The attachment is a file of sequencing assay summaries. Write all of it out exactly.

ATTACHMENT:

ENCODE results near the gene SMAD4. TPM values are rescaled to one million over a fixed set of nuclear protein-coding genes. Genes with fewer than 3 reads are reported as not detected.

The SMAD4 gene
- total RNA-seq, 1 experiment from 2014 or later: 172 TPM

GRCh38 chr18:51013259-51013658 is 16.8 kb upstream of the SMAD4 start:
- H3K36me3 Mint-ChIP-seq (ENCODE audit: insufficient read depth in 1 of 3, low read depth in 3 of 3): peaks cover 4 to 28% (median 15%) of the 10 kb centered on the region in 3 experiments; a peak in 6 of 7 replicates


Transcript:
ENCODE results near the gene SMAD4. TPM values are rescaled to one million over a fixed set of nuclear protein-coding genes. Genes with fewer than 3 reads are reported as not detected.

The SMAD4 gene
- total RNA-seq, 1 experiment from 2014 or later: 172 TPM

GRCh38 chr18:51013259-51013658 is 16.8 kb upstream of the SMAD4 start:
- H3K36me3 Mint-ChIP-seq (ENCODE audit: insufficient read depth in 1 of 3, low read depth in 3 of 3): peaks cover 4 to 28% (median 15%) of the 10 kb centered on the region in 3 experiments; a peak in 6 of 7 replicates